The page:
The injection schedule for post-exposure prophylaxis depends on whether the patient has had or has not had previous immunization against rabies. For persons who have not previously been immunized against rabies, the schedule consists of an initial injection IM of HRIG exactly 20 IU per kilogram body weight in total. If anatomically feasible, up to half of the dose of HRIG should be thoroughly infiltrated in and around the wound(s) and the remainder should be administered IM in the gluteal region. HRIG is administered only once (for specific instructions for HRIG use, see the product package insert). The HRIG injection is followed by a series of 5 individual injections of RabAvert (rabies vaccine) (1.0 mL each) given IM on days 0, 3, 7, 14 and 28. Administration of HRIG and RabAvert (rabies vaccine) should be given at separate sites using separate syringes. Post-exposure rabies prophylaxis should begin the same day exposure occurred or as soon after exposure as possible. The combined use of HRIG and RabAvert (rabies vaccine) is recommended for both bite and non-bite exposures, regardless of the interval between exposure and initiation of treatment. In the event that HRIG is not readily available for the initiation of treatment, it can be given through the seventh day after administration of the first dose of vaccine. HRIG is not indicated beyond the seventh day because an antibody response to RabAvert (rabies vaccine) is presumed to have begun by that time (23). The sooner treatment is begun after exposure, the better. However, there have been instances in which the decision to begin treatment was made as late as 6 months or longer after exposure due to delay in recognition that an exposure had occurred. Post-exposure antirabies immunization should always include administration of both passive antibody and immunization with the exception of persons who have previously received complete immunization regimens (pre-exposure or post-exposure) with a cell culture vaccine, or persons who have been immunized with other types of vaccines and have had documented rabies antibody titers. Persons who have previously received rabies immunization should receive 2 IM doses of RabAvert (rabies vaccine) : 1 on day 0 and another on day 3. They should not be given HRIG.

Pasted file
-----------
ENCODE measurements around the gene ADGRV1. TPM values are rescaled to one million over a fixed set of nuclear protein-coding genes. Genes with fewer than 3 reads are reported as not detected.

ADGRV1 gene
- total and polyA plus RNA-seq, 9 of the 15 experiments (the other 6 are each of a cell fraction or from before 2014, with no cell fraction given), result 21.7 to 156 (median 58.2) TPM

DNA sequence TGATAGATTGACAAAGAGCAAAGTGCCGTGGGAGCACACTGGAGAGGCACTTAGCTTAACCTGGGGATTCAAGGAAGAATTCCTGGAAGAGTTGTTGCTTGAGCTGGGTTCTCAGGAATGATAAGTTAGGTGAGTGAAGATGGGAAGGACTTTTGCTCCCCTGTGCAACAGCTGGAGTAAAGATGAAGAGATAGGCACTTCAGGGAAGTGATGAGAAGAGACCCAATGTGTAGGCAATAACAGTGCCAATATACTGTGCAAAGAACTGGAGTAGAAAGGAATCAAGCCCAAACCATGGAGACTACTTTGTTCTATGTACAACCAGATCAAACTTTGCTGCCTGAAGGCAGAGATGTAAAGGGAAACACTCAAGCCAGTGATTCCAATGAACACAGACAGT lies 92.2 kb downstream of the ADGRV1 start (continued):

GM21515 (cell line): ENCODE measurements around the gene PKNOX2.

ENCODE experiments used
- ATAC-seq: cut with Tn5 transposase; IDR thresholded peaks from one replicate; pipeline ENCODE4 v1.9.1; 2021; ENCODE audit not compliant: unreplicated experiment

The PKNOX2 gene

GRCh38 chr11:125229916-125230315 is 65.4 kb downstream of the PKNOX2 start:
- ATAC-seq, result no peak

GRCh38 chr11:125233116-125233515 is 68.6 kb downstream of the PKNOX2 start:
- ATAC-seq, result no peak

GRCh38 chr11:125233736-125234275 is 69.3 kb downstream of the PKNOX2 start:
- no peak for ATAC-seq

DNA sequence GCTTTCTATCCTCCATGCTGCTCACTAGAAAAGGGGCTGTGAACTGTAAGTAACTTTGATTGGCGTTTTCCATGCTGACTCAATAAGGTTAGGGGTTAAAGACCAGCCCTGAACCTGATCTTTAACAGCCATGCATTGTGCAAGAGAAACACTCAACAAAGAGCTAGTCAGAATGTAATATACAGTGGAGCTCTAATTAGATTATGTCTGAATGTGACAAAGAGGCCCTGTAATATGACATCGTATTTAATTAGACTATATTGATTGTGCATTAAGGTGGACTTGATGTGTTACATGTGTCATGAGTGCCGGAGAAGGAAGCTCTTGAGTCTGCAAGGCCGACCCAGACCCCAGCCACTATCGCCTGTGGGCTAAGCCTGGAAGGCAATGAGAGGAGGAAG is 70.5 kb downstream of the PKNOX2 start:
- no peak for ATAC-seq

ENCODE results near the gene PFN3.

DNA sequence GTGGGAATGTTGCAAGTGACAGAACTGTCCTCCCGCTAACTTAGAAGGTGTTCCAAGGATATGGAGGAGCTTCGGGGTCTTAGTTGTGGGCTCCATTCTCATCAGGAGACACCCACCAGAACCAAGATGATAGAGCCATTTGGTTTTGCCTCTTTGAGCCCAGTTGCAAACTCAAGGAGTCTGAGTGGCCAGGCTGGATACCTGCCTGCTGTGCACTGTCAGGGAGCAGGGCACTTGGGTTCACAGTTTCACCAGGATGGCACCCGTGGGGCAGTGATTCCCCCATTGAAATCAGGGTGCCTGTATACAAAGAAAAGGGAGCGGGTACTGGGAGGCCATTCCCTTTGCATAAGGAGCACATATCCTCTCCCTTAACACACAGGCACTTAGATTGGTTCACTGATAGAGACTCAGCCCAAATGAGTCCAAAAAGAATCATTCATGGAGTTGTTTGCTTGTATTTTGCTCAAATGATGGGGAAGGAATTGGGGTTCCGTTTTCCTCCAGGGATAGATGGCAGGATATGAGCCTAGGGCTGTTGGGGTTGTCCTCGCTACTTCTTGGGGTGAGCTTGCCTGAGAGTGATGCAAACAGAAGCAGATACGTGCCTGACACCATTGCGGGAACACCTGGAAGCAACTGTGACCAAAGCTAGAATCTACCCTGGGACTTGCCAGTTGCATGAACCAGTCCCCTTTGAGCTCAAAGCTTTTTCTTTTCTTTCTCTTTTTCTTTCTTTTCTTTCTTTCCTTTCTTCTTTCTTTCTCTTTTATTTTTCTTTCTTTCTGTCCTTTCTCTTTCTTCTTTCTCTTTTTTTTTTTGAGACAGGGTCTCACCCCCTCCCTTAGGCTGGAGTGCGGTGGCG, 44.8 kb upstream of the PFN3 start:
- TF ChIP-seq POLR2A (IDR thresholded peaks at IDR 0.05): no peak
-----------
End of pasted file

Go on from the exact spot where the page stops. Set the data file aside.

Treatment Outside the United States

If post-exposure immunization is begun outside the United States with regimens or products that are not used in the United States, it may be desirable to provide additional treatment when the patient reaches the USA. State or local health departments should be contacted for specific advice in such cases (23).


The individual dose is 1 mL, given intramuscularly.